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How to make a proper Mayday call

Emergencies happen at sea and the U.S. Coast Guard encourages all mariners to be familiar with making Mayday calls.

Mayday calls indicate that life and property are at risk and assistance is essential. The Coast Guard recently sent out a series of reminders about Mayday calls because the crews were responding to too many false or hoax Mayday calls. Raft-Distress.jpg

“Every time the Coast Guard receives a Mayday call, usually a boat and helicopter are dispatched, to the tune of $20,000 for each call,” The Coast Guard recently cautioned after addressing the hoax calls. Fake distress calls can mean a fine of up to $225,000.

 To help mariners make a proper Mayday call, here are some tips provided by the Coast Guard and Coast Guard Auxiliary:

  •  First and foremost use your VHF radio. That calls the Coast Guard directly. DO NOT use your cell phone.
  • Make sure your radio is properly setup for distress calls.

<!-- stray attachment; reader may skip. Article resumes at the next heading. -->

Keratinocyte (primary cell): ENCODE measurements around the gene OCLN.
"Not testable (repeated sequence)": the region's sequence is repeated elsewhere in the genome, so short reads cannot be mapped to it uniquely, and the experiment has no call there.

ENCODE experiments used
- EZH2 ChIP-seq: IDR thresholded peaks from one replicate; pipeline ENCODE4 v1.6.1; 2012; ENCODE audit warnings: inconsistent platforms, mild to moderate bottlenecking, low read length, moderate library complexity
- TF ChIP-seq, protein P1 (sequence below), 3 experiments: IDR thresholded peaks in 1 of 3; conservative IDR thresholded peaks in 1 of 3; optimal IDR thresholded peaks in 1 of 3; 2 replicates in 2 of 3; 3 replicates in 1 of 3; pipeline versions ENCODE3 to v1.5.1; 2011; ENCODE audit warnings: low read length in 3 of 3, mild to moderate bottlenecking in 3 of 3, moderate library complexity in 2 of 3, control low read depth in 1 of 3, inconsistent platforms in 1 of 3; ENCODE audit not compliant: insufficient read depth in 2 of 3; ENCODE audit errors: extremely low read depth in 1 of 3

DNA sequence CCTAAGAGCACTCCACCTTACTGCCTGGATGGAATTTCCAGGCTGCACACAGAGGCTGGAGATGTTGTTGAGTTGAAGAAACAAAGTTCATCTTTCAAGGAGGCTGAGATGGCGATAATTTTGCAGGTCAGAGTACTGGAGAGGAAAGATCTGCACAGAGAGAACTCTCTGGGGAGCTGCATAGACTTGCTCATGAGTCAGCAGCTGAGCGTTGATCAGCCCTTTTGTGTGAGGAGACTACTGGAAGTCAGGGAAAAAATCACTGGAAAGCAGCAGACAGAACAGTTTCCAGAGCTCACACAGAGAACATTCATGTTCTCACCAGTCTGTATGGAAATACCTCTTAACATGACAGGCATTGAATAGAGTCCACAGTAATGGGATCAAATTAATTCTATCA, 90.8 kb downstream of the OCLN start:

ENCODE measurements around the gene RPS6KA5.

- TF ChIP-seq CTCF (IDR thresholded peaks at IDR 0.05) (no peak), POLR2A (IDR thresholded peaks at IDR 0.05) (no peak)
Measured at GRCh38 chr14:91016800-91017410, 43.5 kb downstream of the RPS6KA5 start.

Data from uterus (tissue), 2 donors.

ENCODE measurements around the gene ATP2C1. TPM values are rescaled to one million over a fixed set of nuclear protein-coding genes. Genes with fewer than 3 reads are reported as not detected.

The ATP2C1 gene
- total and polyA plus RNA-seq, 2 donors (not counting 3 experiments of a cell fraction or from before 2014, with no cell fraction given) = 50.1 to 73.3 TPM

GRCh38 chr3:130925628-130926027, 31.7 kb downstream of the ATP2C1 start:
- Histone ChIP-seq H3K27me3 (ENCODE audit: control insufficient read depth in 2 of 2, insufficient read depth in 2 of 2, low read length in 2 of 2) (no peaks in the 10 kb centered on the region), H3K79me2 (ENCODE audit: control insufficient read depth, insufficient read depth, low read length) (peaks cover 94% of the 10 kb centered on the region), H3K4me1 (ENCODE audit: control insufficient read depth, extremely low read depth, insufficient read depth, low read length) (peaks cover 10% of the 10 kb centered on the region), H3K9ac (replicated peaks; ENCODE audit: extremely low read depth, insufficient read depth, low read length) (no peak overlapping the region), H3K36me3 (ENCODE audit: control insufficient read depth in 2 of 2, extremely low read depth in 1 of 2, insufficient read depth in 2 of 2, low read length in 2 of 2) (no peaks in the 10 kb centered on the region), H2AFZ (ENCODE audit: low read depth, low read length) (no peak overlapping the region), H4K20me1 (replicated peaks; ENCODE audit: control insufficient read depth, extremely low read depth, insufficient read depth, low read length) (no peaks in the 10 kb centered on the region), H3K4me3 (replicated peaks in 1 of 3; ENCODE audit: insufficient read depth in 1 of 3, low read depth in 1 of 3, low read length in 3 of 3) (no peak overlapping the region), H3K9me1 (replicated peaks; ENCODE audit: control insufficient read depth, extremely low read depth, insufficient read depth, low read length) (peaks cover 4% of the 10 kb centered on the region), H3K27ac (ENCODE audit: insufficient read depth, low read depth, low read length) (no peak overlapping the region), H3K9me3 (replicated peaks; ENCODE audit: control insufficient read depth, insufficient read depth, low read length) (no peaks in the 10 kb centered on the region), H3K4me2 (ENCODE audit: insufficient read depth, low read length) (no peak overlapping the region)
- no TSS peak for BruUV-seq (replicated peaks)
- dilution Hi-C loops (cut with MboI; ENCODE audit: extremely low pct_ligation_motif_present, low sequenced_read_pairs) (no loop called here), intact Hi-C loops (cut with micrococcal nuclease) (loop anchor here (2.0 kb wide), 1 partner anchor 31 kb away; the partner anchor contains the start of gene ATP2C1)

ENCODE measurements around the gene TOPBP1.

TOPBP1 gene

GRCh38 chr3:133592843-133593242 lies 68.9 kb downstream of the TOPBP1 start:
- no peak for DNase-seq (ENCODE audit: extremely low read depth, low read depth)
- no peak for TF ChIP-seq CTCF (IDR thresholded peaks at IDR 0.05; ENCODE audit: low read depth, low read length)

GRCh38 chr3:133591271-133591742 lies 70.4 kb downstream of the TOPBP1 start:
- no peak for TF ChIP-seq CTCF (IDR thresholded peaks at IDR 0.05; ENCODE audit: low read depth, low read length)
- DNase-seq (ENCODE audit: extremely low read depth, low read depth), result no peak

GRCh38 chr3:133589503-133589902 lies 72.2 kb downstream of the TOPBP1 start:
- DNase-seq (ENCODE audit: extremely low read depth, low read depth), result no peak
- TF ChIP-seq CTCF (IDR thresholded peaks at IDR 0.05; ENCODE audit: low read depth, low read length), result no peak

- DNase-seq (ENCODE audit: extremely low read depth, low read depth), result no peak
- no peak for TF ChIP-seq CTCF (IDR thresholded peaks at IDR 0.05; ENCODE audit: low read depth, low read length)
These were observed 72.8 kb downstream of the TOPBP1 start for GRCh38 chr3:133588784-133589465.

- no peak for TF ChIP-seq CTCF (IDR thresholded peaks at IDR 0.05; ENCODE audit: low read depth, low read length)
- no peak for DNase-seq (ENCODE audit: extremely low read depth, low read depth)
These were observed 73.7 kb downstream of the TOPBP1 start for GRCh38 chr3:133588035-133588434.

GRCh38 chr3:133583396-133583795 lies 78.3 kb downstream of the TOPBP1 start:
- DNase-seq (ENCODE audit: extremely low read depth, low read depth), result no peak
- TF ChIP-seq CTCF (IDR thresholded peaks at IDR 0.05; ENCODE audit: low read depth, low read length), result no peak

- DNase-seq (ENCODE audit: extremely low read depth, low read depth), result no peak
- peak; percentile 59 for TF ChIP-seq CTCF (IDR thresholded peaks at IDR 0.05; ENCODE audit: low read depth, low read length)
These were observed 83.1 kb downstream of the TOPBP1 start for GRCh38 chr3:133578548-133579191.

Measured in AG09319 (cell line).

• Locate the DISTRESS button on the radio. Hold it down until it beeps.
  • Be sure to say loudly and clearly, MAYDAY MAYDAY MAYDAY. Say the name of your vessel.
  • You should repeat this three times. Say your boat name again.
  • Provide your exact position from your GPS in terms of degrees of latitude and longitude.
  • Make sure you describe your boat, and its distinctive features. Be sure to say if it a sail or motor boat, color, anything you can think of to identify your vessel.
  • Be sure to indicate how many people are on board
  • Once you are done with the transmission, say “Over” and then listen for any responses. Let a minute or so go by before you repeat the process.

Once the Coast Guard receives your distress call, the Coast Guard DSC signals your radio to switch to Channel 16. Once you have established contact with the Coast Guard, be prepared with these instructions:

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  • Say the name of your boat
  • State your position (latitude and longitude)
  • State the nature of your problem: fire, medical emergency, sinking, etc…
  • Be sure to state the number of people on board, and, if necessary, the number of people who went overboard.
  • Stay calm. Stay on Channel 16 and await instructions from the Coast Guard.
  • Continue to monitor Channel 16 while awaiting Coast Guard assistance.

The auxiliary also reminds boat captains and owners to have more than one person on board that can make a mayday call in an emergency. If the captain or boat owner is in distress, it is imperative someone know how to properly make the call.

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